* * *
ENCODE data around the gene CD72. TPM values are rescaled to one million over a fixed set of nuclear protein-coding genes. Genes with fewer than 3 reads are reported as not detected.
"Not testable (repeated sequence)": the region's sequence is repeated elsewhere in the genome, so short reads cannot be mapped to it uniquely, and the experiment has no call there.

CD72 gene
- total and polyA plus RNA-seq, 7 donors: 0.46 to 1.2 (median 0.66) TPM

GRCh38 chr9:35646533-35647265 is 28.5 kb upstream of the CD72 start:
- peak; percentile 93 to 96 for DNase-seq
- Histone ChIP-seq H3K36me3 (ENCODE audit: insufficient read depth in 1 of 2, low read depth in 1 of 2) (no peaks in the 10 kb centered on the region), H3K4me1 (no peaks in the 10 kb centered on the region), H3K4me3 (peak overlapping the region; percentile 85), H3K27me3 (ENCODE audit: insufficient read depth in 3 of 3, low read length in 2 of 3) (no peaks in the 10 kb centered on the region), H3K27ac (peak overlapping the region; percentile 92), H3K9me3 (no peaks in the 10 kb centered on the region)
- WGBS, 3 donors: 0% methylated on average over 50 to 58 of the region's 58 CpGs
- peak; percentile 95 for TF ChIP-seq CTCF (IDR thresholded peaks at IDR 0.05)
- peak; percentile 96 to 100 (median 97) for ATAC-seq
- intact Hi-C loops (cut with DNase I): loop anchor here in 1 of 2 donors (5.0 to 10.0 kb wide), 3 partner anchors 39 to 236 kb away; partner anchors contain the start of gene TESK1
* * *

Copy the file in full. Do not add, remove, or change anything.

ENCODE data around the gene CD72. TPM values are rescaled to one million over a fixed set of nuclear protein-coding genes. Genes with fewer than 3 reads are reported as not detected.
"Not testable (repeated sequence)": the region's sequence is repeated elsewhere in the genome, so short reads cannot be mapped to it uniquely, and the experiment has no call there.

CD72 gene
- total and polyA plus RNA-seq, 7 donors: 0.46 to 1.2 (median 0.66) TPM

GRCh38 chr9:35646533-35647265 is 28.5 kb upstream of the CD72 start:
- peak; percentile 93 to 96 for DNase-seq
- Histone ChIP-seq H3K36me3 (ENCODE audit: insufficient read depth in 1 of 2, low read depth in 1 of 2) (no peaks in the 10 kb centered on the region), H3K4me1 (no peaks in the 10 kb centered on the region), H3K4me3 (peak overlapping the region; percentile 85), H3K27me3 (ENCODE audit: insufficient read depth in 3 of 3, low read length in 2 of 3) (no peaks in the 10 kb centered on the region), H3K27ac (peak overlapping the region; percentile 92), H3K9me3 (no peaks in the 10 kb centered on the region)
- WGBS, 3 donors: 0% methylated on average over 50 to 58 of the region's 58 CpGs
- peak; percentile 95 for TF ChIP-seq CTCF (IDR thresholded peaks at IDR 0.05)
- peak; percentile 96 to 100 (median 97) for ATAC-seq
- intact Hi-C loops (cut with DNase I): loop anchor here in 1 of 2 donors (5.0 to 10.0 kb wide), 3 partner anchors 39 to 236 kb away; partner anchors contain the start of gene TESK1